The TPC-DS benchmark is somewhat of an updated and more complex version of the TPC-H benchmark alluded to above. In fact, it’s so challenging that many databases – even those optimized for analytics, can’t run it effectively, or can’t run some of the queries. SingleStore can run all the queries for both TPC-H and TPC-DS, as well as for TPC-C, and all with good results.
For TPC-H, smaller numbers are better. SingleStore was able to achieve excellent results on TPC-H with a relatively moderate hardware budget.
Results for TPC-DS were also very good. Because queries on TPC-DS vary greatly in their complexity, query results vary between very short and very long result times. As a result, the geometric mean is commonly used to express the results. We compared SingleStore to several existing published results. Smaller is better.
Q&As for the SingleStore Benchmarks Webinar
The Q&A was shared between Eric and Nick. Also, these Q&As are paraphrased; for the more detailed, verbatim version, view the recorded webinar. Both speakers also referred to our detailed benchmarking blog post.
Q. Does SingleStore get used for these purposes in production?
A. (Hanson) Yes. One example is a wealth management application at a top 10 US bank, running in real-time. Other examples include gaming consoles and IoT implementations in the energy industry.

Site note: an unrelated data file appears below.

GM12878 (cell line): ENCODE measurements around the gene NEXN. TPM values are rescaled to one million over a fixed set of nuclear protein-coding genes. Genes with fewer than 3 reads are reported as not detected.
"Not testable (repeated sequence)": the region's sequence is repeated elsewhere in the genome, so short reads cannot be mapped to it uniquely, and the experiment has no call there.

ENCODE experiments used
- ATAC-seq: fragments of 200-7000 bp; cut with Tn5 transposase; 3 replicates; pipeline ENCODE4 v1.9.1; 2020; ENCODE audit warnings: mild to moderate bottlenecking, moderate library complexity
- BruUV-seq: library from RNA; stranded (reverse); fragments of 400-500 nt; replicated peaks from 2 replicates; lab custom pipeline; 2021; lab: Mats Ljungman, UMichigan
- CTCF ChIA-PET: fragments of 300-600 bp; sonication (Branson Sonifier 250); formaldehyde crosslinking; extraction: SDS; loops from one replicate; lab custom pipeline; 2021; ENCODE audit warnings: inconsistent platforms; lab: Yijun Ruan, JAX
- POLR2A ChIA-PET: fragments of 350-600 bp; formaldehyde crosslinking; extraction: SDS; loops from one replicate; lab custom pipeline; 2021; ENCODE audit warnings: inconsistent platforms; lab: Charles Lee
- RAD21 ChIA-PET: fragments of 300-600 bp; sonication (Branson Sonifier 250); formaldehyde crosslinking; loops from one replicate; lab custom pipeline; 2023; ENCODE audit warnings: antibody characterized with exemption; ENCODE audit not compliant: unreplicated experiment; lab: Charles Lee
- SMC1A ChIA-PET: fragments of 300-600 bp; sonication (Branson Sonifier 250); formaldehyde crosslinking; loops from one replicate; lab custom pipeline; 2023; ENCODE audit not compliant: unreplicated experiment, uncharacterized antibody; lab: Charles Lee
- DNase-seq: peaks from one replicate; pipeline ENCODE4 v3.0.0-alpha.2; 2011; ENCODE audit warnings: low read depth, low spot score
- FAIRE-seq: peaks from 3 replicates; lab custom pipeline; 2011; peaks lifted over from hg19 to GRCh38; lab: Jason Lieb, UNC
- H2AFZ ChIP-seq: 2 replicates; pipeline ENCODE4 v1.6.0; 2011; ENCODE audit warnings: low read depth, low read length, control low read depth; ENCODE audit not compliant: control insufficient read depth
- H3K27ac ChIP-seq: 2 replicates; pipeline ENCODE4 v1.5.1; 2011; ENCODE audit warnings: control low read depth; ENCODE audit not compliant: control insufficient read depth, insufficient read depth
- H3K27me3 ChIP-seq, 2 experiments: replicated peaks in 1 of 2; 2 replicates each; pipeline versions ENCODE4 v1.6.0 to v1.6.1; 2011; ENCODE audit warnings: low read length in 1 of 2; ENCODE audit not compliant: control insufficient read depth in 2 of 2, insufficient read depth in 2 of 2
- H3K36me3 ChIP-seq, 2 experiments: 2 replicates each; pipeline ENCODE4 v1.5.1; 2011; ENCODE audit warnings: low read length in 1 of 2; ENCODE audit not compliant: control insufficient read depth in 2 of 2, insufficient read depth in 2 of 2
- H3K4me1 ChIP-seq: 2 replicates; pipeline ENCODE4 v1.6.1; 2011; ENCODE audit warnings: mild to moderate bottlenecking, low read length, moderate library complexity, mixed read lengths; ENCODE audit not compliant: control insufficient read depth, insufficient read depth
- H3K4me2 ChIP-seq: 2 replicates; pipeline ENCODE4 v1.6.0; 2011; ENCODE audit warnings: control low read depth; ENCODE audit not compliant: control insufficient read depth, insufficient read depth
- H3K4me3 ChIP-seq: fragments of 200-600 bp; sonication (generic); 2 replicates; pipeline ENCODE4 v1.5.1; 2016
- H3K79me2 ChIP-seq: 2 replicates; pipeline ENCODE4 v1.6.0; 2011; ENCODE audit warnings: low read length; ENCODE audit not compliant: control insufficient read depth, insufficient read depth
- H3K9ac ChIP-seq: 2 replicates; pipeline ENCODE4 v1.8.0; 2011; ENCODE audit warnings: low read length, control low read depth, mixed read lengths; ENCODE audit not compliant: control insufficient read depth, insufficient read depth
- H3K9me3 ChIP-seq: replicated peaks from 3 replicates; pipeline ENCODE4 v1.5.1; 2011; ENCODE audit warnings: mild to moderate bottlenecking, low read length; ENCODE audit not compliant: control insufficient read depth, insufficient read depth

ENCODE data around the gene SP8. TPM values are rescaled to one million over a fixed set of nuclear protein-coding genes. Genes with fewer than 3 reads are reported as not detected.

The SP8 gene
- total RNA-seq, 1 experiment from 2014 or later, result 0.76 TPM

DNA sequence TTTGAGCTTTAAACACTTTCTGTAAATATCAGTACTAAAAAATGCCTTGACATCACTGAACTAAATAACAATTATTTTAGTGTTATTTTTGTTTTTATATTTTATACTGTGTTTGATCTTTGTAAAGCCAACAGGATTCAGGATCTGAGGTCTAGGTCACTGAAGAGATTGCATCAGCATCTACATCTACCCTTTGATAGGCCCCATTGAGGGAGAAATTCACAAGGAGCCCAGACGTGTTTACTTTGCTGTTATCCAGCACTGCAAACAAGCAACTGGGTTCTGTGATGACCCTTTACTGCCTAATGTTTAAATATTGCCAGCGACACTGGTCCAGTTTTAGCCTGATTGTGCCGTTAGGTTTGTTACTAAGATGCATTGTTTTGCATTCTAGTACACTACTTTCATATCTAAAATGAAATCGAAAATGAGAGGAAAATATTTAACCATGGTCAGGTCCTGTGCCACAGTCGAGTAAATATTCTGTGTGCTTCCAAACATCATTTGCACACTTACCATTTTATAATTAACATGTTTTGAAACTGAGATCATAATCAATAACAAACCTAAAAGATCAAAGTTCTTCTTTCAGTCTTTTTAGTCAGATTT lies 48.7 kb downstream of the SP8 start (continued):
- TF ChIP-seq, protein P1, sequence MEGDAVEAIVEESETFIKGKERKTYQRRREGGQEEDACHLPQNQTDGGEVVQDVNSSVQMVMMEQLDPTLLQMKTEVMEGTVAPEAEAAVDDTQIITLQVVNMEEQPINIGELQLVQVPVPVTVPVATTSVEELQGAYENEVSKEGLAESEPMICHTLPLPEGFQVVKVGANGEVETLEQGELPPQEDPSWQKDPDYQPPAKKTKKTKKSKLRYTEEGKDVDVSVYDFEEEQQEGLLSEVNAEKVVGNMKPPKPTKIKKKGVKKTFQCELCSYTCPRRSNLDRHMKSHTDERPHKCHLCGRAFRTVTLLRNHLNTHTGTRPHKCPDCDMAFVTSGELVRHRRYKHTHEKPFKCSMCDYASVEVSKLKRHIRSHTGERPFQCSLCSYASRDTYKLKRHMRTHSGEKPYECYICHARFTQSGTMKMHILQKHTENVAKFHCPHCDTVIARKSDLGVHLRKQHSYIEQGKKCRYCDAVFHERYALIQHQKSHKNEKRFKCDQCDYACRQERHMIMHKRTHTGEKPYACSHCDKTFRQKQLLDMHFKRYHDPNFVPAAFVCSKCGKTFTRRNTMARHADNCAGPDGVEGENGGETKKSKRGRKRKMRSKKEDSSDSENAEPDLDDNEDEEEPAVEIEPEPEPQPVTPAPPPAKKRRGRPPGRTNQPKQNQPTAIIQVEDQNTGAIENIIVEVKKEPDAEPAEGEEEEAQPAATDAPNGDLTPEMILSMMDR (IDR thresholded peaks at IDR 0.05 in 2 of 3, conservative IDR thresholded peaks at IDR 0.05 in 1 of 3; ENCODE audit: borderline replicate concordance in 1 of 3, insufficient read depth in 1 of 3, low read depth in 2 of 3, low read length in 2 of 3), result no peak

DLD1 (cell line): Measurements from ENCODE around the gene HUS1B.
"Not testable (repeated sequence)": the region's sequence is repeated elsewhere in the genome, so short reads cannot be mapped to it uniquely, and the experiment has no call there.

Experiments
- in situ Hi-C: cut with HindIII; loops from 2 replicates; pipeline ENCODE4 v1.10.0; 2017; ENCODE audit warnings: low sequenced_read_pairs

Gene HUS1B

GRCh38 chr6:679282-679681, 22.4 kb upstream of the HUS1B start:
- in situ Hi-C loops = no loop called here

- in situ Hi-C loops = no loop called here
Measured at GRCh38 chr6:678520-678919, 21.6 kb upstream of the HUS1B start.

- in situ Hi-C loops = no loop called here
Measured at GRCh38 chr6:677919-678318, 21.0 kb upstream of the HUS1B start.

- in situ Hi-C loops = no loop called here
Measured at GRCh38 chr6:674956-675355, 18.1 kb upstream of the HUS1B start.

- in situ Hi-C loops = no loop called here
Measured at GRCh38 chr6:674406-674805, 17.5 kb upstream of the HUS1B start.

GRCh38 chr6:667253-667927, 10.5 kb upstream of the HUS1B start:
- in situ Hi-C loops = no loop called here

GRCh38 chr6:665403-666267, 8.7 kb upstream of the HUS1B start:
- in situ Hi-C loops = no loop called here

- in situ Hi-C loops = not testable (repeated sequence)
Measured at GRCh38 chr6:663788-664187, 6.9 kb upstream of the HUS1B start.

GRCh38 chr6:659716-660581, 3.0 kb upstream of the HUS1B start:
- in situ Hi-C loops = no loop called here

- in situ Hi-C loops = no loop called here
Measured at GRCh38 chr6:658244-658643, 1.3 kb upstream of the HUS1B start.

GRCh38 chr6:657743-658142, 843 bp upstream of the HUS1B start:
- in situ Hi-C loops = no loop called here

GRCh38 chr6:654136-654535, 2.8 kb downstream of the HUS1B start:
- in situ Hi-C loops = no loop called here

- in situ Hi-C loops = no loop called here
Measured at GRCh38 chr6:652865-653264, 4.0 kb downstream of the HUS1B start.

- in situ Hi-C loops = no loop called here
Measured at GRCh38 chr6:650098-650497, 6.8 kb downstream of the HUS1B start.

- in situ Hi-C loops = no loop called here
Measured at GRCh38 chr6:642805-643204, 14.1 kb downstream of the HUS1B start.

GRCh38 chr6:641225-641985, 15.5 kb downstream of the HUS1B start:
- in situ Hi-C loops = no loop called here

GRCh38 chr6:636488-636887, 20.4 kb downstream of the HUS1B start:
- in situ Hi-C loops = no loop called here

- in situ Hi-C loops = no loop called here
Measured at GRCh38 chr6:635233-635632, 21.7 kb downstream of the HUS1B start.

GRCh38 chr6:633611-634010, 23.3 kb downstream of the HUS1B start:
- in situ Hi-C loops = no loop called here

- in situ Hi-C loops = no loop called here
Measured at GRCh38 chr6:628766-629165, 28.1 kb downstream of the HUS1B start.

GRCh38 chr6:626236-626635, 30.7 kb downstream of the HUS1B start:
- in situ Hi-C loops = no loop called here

Q. Should we use SingleStore for data warehousing applications, operational database needs, or both?
A. (Hanson) Our benchmarking results show that SingleStore is excellent across a range of applications. However, SingleStore is truly exceptional for operational analytics, which combines aspects of both. So we find that many of our customers begin their usage of SingleStore in this area, then extend it to aspects of data warehousing on the one hand, transactions on the other, and merged operations.
Q. How do we decide whether to use rowstore or columnstore?
A. (Kline) Rowstore tables fit entirely in memory and are best suited to transactions, though they get used for analytics as well. For rowstore, you have to spec the implementation so it has enough memory for the entire application. Columnstore also does transactions, somewhat more slowly, and is disk-based, though SingleStore still does much of its work in memory. And columnstore is the default choice for analytics at scale. (Also, see our rowstore vs. columnstore blog post. – Ed.)
Q. How do you get the performance you do?
A. (Hanson) There’s a lot to say here, but I can mention a few highlights. Our in-memory data tables are very fast. We compile queries to machine code, and we also work against compressed data, without the need to decompress it first – this can cut out 90% of the time that would otherwise be needed to, for instance, scan a record.
We have super high performance for both transactions and analytics against rowstore. For columnstore, we use vectorized query execution. Since the early 2000s, there’s a new approach, in which you process not single rows, but thousands of rows at a time. So for filtering a column, as an example, we do it 4000 rows at a time, in tight loops. Finally, we use single instruction, multiple data (SIMD) instructions as part of parallelizing operations.